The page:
It’s Mince Pie Season!

Slightly off topic, but if you know me then you know I have a small addiction to mince pies. The last few shows have required an unopened box for us to devour. 

A friend only had her first mince pie of 2015 last week … I began my mince pie season in October! It’s the only Christmassy thing that I’ll accept before Fireworks Night.

Funnily enough though, I’ve not always liked mince pies. It all started in my gap year.

The kids had gone back to school, I’d finished my summer job at a hotel and was working two days a week in an office (did you know that there are people who abseil down the sides of cliffs, castles, bridges, high rise flats etc, to carry out inspections and repairs? I was always quite envious of them whilst stuck in the office doing admin) and spending the rest of my time working at the yard where my horses were kept.

Thursday’s were the important day in this story. I’d arrive at 7am and we’d turn out the school ponies and some liveries, muck out all the stables, sweep the vast yard, tidy the huge muck heap; and then, leaving the school ponies in the mud patch at 9am, we’d go up to the house to have breakfast (porridge and tea) whilst watching Jeremy Kyle. Don’t judge me, daytime TV is limited.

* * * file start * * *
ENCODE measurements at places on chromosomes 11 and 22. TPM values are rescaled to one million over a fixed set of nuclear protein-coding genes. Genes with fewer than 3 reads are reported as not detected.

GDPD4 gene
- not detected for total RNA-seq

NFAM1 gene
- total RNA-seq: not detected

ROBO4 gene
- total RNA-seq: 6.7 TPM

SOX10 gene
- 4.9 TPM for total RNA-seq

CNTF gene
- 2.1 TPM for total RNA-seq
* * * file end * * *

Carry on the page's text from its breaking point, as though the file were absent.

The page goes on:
We’d vegetate and recover from the mornings workout until Loose Women had finished, and then we’d venture back down to the yard just before the client drew up.

This wasn’t an ordinary client, more of a good friend who brought her own horse for lessons, with another good friend/mentor and her baby.

The school ponies were run into the yard and put themselves into their stables, whilst I tacked up whoever I was riding. Either Matt, Otis, or a cute bay section C mare who had just been broken in called Charm.

Then we’d go and have the lesson, before returning to the yard. My instructor went to put the kettle on, we untacked, brushed off, loaded, stabled, the horses before rendezvousing in the tea room, where four cups of tea were steaming away, waiting for us.

We’d settle down. The grown ups in the dilapidated arm chairs, the client on a tin box (which was like Aladdin’s cave it had so many things in, wrapped in history), while I sat on the kitchen side, in charge of entertaining the baby, who was wrapped in so many layers she resembled a ball.

Then the box of mince pies would be produced and we’d all munch away in silence before putting the world to rights. 

And so began my relationship with mince pies.


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